NU Online News Service, Sept. 7, 12:33 p.m. – The National Committee for Quality Assurance, Washington, is reporting a modest rebound in the number of managed care plans participating in its latest quality report.

The nonprofit group persuaded 372 health plans covering 63 million people to submit quality data for its fifth annual quality report.

Participation is still down from the 1999 report, which gave data for 410 plans covering 70 million people, possibly because of consolidation in the managed care industry. But participation is up in terms of the number of plan members enrolled in the participating plans.

The 2000 report quality gave data for 466 plans, but the participating plans covered only 51 million people.

Managed care companies and large employers started NCQA in the early 1990s, to come up with free-market approaches to improving health plan quality and ward off quality laws and regulations that might stifle innovation. Many states now require health plans doing business in their state to participate in NCQA quality programs or comparable programs organized by other groups.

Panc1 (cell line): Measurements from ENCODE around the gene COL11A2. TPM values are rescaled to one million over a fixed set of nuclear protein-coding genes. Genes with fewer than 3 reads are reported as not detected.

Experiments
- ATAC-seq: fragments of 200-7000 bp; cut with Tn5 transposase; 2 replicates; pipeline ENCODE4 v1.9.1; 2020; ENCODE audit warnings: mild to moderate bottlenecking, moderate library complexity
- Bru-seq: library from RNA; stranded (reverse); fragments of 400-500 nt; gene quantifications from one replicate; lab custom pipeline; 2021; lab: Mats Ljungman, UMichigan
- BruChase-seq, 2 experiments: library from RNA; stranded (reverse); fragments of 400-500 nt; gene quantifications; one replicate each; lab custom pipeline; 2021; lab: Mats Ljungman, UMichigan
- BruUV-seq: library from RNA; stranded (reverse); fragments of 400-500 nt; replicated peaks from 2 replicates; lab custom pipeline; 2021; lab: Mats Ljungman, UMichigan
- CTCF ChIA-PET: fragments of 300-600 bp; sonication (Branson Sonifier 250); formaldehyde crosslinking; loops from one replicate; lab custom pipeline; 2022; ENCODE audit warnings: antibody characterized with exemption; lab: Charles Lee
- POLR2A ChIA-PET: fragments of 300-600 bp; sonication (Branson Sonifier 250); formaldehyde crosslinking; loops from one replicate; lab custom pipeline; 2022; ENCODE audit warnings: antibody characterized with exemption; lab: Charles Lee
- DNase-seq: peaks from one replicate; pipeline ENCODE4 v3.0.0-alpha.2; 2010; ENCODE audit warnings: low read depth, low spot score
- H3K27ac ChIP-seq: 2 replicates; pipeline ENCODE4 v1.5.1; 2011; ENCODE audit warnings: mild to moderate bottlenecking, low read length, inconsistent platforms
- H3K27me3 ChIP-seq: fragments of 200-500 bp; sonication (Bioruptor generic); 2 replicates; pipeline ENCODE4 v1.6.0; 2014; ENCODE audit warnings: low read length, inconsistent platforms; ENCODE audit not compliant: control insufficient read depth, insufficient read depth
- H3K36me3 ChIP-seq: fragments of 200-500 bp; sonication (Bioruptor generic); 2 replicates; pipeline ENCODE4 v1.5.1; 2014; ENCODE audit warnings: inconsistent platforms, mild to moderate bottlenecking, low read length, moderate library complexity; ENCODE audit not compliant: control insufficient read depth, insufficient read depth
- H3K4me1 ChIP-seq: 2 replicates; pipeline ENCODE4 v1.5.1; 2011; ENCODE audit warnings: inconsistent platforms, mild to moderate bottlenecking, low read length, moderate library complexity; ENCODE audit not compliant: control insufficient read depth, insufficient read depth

Participating plans reported particularly strong gains on indicators dealing with treatment of acute physical illnesses, such as the rate of cholesterol screenings given after heart attacks. But other indicators dealing with chronic physical illnesses and mental illnesses, which had been slow to improve in past years, also improved.

The percentage of diabetic members of reporting plans receiving annual retinal eye exams increased to 48%, from 45%, for example.

NCQA notes, however that participation in the survey is voluntary and participating plans have some choice about the indicators they choose to report in a given year. Plans with poor results on a particular indicator may choose to skip that indicator, or drop out of the quality reporting program.

“For two years in a row, we’ve seen that participating health plans are getting better,” Margaret O’Kane, NCQA president, said in a statement. “The rest of health care is still a real question mark.”